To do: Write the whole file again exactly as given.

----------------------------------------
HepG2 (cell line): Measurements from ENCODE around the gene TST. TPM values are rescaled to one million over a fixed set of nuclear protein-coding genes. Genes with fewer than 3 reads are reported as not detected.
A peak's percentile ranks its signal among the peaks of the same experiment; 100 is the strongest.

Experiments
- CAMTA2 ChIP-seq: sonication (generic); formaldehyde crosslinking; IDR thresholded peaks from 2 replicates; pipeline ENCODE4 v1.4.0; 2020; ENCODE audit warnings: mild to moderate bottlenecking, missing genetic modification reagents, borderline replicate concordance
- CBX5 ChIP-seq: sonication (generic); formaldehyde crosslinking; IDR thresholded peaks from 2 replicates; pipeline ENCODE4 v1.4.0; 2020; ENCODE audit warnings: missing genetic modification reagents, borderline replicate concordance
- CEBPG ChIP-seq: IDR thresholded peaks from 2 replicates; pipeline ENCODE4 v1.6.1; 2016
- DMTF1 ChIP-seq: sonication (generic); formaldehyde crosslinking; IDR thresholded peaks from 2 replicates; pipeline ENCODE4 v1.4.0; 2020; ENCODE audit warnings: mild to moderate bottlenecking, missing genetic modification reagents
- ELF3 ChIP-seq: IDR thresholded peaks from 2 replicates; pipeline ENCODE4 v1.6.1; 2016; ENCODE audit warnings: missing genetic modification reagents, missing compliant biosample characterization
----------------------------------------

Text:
HepG2 (cell line): Measurements from ENCODE around the gene TST. TPM values are rescaled to one million over a fixed set of nuclear protein-coding genes. Genes with fewer than 3 reads are reported as not detected.
A peak's percentile ranks its signal among the peaks of the same experiment; 100 is the strongest.

Experiments
- CAMTA2 ChIP-seq: sonication (generic); formaldehyde crosslinking; IDR thresholded peaks from 2 replicates; pipeline ENCODE4 v1.4.0; 2020; ENCODE audit warnings: mild to moderate bottlenecking, missing genetic modification reagents, borderline replicate concordance
- CBX5 ChIP-seq: sonication (generic); formaldehyde crosslinking; IDR thresholded peaks from 2 replicates; pipeline ENCODE4 v1.4.0; 2020; ENCODE audit warnings: missing genetic modification reagents, borderline replicate concordance
- CEBPG ChIP-seq: IDR thresholded peaks from 2 replicates; pipeline ENCODE4 v1.6.1; 2016
- DMTF1 ChIP-seq: sonication (generic); formaldehyde crosslinking; IDR thresholded peaks from 2 replicates; pipeline ENCODE4 v1.4.0; 2020; ENCODE audit warnings: mild to moderate bottlenecking, missing genetic modification reagents
- ELF3 ChIP-seq: IDR thresholded peaks from 2 replicates; pipeline ENCODE4 v1.6.1; 2016; ENCODE audit warnings: missing genetic modification reagents, missing compliant biosample characterization